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Artificial intelligence and creative marketing—how brands and agencies should experiment


To help, the creative folks at Dallery.Gallery have written a free, 82-page guide (downloadable here) to getting the right results, providing advice in categories ranging from photographic lighting styles to capturing mood and vibe.

Streamlining workflows

The most straightforward approach is using AI Art in mockups and comps for presentations. If the right stock art can’t be found, then make it with AI. Designers also can save precious time using AI to create new alternative compositions by seamlessly expanding backgrounds, adding, removing or modifying objects, animating assets with the use of secondary software and more.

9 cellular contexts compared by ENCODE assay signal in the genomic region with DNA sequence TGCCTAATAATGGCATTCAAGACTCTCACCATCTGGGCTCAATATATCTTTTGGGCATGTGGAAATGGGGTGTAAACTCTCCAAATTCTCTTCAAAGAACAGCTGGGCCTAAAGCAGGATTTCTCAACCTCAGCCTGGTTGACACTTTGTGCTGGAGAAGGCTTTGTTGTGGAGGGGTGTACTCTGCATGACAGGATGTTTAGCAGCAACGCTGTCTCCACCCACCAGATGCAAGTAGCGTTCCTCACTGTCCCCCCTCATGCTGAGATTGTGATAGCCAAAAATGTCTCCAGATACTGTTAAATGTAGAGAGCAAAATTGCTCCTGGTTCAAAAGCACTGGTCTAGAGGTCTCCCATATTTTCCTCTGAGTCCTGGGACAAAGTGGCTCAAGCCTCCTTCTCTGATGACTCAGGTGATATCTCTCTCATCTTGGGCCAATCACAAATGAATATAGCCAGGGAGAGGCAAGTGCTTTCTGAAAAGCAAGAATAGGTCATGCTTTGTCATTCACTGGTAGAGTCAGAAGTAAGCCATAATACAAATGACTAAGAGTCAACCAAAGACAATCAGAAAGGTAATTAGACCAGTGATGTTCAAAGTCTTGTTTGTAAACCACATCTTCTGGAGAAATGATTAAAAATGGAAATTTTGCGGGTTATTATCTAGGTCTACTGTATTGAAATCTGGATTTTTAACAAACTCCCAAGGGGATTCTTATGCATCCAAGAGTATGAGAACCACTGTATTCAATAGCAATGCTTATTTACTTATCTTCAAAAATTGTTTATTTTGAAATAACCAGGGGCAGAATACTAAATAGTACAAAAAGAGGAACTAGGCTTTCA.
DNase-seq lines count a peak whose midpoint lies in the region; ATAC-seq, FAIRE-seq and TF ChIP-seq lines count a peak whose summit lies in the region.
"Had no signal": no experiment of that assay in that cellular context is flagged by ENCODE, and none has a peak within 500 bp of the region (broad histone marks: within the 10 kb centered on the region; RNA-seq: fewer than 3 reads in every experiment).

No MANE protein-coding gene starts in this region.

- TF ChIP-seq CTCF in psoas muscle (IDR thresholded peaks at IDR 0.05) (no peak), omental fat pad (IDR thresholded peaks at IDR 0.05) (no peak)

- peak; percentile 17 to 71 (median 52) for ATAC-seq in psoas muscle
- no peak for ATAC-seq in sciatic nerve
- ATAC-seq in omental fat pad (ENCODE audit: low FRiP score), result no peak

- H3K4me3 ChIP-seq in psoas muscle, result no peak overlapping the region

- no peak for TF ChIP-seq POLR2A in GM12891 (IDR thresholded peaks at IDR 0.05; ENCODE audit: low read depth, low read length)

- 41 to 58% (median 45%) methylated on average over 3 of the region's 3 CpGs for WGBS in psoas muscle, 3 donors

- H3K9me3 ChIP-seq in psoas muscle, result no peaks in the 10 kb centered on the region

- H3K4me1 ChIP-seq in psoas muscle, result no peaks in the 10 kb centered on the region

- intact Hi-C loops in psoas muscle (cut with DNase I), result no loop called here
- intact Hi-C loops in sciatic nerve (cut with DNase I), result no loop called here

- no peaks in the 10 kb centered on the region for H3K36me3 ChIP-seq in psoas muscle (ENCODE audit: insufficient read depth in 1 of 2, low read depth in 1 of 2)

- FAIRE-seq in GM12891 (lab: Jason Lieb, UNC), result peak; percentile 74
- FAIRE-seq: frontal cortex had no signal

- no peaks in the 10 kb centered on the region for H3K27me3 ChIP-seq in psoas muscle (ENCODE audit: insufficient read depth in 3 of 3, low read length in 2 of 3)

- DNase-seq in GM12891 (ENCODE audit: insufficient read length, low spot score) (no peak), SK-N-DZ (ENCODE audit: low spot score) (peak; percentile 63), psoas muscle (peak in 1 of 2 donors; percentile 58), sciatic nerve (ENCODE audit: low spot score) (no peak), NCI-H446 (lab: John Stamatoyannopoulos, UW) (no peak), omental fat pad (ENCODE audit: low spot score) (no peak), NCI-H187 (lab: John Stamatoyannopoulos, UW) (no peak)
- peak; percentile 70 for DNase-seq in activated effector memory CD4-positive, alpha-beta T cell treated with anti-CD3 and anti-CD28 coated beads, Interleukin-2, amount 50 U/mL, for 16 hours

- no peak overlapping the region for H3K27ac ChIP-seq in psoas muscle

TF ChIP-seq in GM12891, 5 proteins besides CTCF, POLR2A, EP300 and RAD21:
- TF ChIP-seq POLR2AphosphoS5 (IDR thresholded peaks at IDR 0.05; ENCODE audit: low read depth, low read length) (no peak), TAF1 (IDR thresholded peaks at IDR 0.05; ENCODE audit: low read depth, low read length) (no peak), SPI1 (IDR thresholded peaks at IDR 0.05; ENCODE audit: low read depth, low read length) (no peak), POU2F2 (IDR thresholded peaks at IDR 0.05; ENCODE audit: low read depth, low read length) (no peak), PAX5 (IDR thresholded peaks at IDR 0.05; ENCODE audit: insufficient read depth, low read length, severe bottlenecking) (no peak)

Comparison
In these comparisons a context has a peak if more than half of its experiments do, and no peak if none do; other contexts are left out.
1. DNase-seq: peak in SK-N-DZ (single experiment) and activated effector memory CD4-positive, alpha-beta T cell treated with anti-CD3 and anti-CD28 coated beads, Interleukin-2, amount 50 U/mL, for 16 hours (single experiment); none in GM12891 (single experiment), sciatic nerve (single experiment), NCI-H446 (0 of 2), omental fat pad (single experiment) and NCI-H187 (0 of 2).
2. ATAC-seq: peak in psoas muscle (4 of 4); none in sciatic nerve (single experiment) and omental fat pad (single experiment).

Increasing effectiveness

Shutterstock recently acquired three AI companies, Pattern89, Datasine and Shotzr, combining them into a new AI suite of tools to deliver more impactful creative based on billions of data points from thousands of brands. For example, did you know the most-clickable topping is shrimp? Clickthrough rates on the sea creatures when placed on food have risen 186% over the last two years. So, if you’re photoshopping a pizza delivery banner, you might want to consider finding some inspiration from under the sea.

Just like the shift from typewriters to word processors ended whiteout on thumbs, and the move from presentation boards to PowerPoint eliminated nights of pitch prep spraying aerosol glue, the introduction of AI Art can add a new layer of convenience and creativity to our lives.

At least until computers are smarter than us. Then we can just hope that they don’t forget to feed us.



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